The most frequently asked question regarding aid-in-dying laws in the United States after “Where is it legal?” and “How do I access it?” is “What happens if I get dementia?”
It’s a valid question.
Active euthanasia is not legal anywhere in the United States for humans. A person with dementia (Alzheimers or other dementia-related diseases that diminish mental capacity or impair decision-making ability) cannot access medical aid in dying under any circumstances. This will not change in the United States until such time as our legal system agrees that our current selves should have complete agency over our future selves. We currently have NO federal guarantees of sovereignty or agency over the self.
So, who qualifies for aid in dying?
To qualify for aid in dying, or the Maine Death with Dignity Act, a patient must be:
- An adult residing in Maine.
- Terminally ill with a six-month prognosis, confirmed by two physicians.
- Mentally capable of making their own healthcare decisions.
- Physically able to self-ingest (take into the digestive system) the medication.
There are no exceptions to these requirements. See state-provided FAQs for more information.
End-of-Life Planning for Dementia potential
The are things one can do to ensure complete end-of-life planning with regard to the potential for a dementia diagnosis later on.
- Speak openly and honestly with family and others about your wishes should you end up with a dementia diagnosis.
- Watch this video regarding advance directives to address dementia.
- Complete an advance directive. Use specific, complete language regarding your thoughts, feelings, and wishes regarding dementia. Ensure your agent has a copy and is very clear about what you want and don’t want should you be diagnosed with dementia. Make a video of yourself reading it, and provide the directive and the video to your agent(s). Hold up a card with the date so it’s clear when you made the video.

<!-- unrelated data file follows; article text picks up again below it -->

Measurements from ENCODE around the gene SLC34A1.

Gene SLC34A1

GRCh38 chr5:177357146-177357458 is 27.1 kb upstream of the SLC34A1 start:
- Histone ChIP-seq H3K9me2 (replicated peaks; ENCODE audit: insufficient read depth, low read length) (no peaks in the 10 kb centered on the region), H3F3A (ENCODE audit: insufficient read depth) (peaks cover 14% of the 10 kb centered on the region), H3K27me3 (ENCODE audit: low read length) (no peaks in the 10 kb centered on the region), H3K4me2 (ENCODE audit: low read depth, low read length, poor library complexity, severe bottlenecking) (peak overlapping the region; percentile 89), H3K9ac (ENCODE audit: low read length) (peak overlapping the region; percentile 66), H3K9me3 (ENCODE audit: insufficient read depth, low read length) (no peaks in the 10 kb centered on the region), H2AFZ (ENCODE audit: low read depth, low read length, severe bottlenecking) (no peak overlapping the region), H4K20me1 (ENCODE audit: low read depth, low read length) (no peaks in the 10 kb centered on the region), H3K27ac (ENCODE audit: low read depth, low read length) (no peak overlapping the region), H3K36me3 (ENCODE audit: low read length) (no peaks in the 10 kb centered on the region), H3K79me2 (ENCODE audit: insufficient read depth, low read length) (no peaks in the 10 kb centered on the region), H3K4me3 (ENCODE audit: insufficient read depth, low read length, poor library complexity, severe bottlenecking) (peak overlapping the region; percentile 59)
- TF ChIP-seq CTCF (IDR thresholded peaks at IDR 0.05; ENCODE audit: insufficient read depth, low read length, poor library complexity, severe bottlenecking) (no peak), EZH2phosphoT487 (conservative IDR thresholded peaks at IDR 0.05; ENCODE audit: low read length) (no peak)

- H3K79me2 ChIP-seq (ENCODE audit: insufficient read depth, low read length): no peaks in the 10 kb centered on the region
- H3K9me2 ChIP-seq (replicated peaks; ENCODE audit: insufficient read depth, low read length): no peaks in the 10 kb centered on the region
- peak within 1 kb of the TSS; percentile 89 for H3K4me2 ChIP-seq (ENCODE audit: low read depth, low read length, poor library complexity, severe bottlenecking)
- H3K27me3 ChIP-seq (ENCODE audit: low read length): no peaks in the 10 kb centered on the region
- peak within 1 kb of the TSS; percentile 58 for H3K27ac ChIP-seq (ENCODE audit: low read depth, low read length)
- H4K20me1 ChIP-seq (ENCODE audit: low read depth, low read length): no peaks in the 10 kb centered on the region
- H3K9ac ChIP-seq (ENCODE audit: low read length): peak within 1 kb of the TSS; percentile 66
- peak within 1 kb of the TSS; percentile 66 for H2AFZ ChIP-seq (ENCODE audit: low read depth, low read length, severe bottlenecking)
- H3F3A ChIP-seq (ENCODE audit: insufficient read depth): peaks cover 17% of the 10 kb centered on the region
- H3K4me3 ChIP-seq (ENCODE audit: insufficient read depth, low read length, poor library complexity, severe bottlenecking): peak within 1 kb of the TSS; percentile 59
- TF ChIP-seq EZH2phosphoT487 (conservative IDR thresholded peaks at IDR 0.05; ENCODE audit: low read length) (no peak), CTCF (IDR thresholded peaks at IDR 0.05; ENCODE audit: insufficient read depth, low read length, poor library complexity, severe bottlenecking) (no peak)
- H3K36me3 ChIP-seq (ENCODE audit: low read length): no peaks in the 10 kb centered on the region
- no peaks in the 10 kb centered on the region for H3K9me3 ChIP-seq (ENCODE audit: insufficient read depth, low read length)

- Make financial plans for future care, if possible. Memory care is extremely expensive. Some would argue that access to memory care is really quite privileged.
- Determine whether you have family support for in-home care if you get dementia. Providing care for a loved one with dementia is a 24/7 commitment as the disease progresses, and a person with dementia requires a lot of support.
- Learn about available legal options for care and end-of-life planning to inform your decision-making, including exploring alternatives to medical aid in dying:
Unless and until the medical and legal systems of the United States reach a determination that our current rational, capable selves should have complete agency over our future capacity-compromised selves, it appears there will be little movement in the options available to people with dementia.
This is the sad legacy of our current society.